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Accident and health insurance premiums - S corporations.


Accident and Health Insurance Premiums -- S Corporations

Under Internal Revenue Code Section 1372, relating to freinge benefits, accident and health insurance premiums paid by an S corporation on behalf of a 2% or more shareholder-employee as consideration for services rendered are treated like guaranteed payments under IRC 707(c).

Such premiums are deductible by the S corporation under Section 162 (subject to the capitalization rules under Section 263).

The S corporation is required to file a Wage and Tax Statement (Form W-2) for each 2% shareholder-employee.

The Form W-2, box 10 must include for a 2% shareholder-employee the cost of accident and health insurance premiums paid on behalf of the shareholder-employee in the shareholder-employee's wages to include any applicable gross up amount for taxes paid by the S-Corporation (Rev.Rul. 86-14). Separately state the premium amount on Form W-2 in box 23. The premiums are not excludable from the recipient shareholder-employee's gross income under Section 106. The shareholder-employee may deduct the cost of the premiums to the extent provided by Section 162(1) currently only 25%, with any excess deductible as a medical expense on Schedule A.

Unlike a partnership, an S corporation may not account for accident and health insurance premiums paid on behalf of a shareholder-employee as a reduction in their distributions because the shareholder-employee's pro rata share of S corporation income would not be subject to employment taxes.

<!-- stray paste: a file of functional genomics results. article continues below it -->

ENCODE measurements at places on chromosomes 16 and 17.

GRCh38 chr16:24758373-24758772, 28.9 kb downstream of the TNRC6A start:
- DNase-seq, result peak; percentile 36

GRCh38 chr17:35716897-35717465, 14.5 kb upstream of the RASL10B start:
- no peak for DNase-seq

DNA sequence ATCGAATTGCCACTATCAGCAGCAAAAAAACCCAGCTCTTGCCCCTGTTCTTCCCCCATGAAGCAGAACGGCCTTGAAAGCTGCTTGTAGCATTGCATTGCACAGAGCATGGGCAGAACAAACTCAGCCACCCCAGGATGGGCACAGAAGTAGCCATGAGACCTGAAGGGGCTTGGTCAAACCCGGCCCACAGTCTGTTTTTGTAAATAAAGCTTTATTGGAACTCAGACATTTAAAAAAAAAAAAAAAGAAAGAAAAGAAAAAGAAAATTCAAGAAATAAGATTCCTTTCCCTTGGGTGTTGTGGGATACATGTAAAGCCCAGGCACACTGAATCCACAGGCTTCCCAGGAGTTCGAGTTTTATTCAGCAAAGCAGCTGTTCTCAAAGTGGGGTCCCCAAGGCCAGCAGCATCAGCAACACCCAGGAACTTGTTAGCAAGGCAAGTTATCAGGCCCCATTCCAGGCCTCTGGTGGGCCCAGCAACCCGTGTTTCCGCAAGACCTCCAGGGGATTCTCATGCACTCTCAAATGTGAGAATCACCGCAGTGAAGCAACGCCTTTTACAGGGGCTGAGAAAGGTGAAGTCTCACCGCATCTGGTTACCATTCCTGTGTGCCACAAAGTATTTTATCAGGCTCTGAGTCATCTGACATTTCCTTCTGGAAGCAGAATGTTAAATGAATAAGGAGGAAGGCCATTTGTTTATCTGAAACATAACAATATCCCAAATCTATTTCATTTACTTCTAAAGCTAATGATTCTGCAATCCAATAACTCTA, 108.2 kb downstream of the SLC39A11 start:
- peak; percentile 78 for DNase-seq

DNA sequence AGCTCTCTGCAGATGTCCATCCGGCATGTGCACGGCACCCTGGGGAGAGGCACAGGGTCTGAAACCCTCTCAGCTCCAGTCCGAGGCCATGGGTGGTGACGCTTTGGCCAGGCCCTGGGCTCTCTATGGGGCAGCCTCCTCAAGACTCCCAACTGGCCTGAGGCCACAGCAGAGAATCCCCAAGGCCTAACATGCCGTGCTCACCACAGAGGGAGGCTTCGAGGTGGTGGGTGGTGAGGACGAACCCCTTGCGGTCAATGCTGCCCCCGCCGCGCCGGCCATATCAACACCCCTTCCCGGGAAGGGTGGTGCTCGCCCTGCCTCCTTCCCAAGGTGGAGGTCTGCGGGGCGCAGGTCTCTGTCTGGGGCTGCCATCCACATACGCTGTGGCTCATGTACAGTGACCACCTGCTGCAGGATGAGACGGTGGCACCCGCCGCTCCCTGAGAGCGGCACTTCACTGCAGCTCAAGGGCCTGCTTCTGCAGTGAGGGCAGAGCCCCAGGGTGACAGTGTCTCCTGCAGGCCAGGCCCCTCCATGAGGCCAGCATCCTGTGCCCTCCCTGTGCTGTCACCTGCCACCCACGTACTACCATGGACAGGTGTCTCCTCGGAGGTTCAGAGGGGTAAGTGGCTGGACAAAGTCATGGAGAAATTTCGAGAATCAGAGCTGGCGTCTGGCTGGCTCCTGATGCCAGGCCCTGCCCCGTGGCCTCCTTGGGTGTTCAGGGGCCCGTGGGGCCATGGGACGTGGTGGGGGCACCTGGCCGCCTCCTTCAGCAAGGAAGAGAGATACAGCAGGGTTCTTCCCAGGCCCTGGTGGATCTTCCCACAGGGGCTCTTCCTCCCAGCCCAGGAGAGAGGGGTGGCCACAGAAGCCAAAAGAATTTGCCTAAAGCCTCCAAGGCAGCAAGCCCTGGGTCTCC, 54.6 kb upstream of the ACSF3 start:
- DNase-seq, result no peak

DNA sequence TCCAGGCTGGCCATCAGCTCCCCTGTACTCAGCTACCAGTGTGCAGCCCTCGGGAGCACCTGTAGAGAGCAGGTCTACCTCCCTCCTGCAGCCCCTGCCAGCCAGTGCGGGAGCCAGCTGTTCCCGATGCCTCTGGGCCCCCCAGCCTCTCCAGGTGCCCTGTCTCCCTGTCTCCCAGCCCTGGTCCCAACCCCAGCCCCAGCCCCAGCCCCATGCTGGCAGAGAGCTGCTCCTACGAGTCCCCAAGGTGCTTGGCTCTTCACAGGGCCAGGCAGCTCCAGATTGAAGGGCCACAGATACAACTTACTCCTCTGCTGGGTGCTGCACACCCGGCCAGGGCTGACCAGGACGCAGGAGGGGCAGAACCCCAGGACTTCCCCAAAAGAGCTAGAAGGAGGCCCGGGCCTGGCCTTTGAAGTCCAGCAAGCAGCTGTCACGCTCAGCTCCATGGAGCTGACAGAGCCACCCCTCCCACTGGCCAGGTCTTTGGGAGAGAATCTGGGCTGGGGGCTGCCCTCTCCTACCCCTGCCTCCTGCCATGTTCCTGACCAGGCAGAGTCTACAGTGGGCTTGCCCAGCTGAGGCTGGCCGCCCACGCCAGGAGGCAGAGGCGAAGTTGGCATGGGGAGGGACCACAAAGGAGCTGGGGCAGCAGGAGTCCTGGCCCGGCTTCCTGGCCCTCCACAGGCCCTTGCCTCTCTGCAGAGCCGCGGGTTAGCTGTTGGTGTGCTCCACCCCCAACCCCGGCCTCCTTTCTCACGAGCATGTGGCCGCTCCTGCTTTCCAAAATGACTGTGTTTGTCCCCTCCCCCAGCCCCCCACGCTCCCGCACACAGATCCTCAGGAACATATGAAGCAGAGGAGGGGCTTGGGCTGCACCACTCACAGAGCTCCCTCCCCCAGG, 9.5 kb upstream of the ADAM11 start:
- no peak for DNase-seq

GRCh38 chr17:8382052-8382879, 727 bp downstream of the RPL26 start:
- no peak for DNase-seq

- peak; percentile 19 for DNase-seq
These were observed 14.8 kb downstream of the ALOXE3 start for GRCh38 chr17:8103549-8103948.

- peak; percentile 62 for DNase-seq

For S corporation tax years beginning before January 1, 1991, the Service will not challenge the treatment of corporations for 2% shareholder-employees in accordance with the instructions to the Form 1120S and Schedule K-1 to the Form 1120S. These instructions provide that such fringe benefits are nondeductible by S corporations and cannot be treated as deductible or excludable employee fringe benefits (except for benefits allowed partners, such as Section 162(1)).

The Service does not consider accident and health insurance premium payments by an S corporation on behalf of 2% shareholder-employees to be distributions for purposes of a single class of stock requirement of Section 1361(b)(1)(d).

In the sample W-2, the recipient has wages of $40,000. Box 10 is computed thus: $40,000 + $3,200 from Box 23) + $265 (grossed up FICA on amount reported in Box 23) = $43,465. Box 11 is computed by adding the amount of FICA on the salary, $3,060 ($40,000 x 7.65%), to the grossed up FICA on the health insurance premiums, $265.

However, a simpler alternative to these complex calculations would be to transfer $245 ($3,200 x 7.65%) from Federal withholding to Social Security withholding. This easier approach saves $20. [Tabular Data Omitted]
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Title Annotation:Debits & Credits
Author:Green, Gary L., Jr.
Publication:The National Public Accountant
Article Type:Column
Date:Dec 1, 1991
Previous Article:Civil Rights Act of 1991.
Next Article:Investing in tax preparation software: as easy as 1-2-3.

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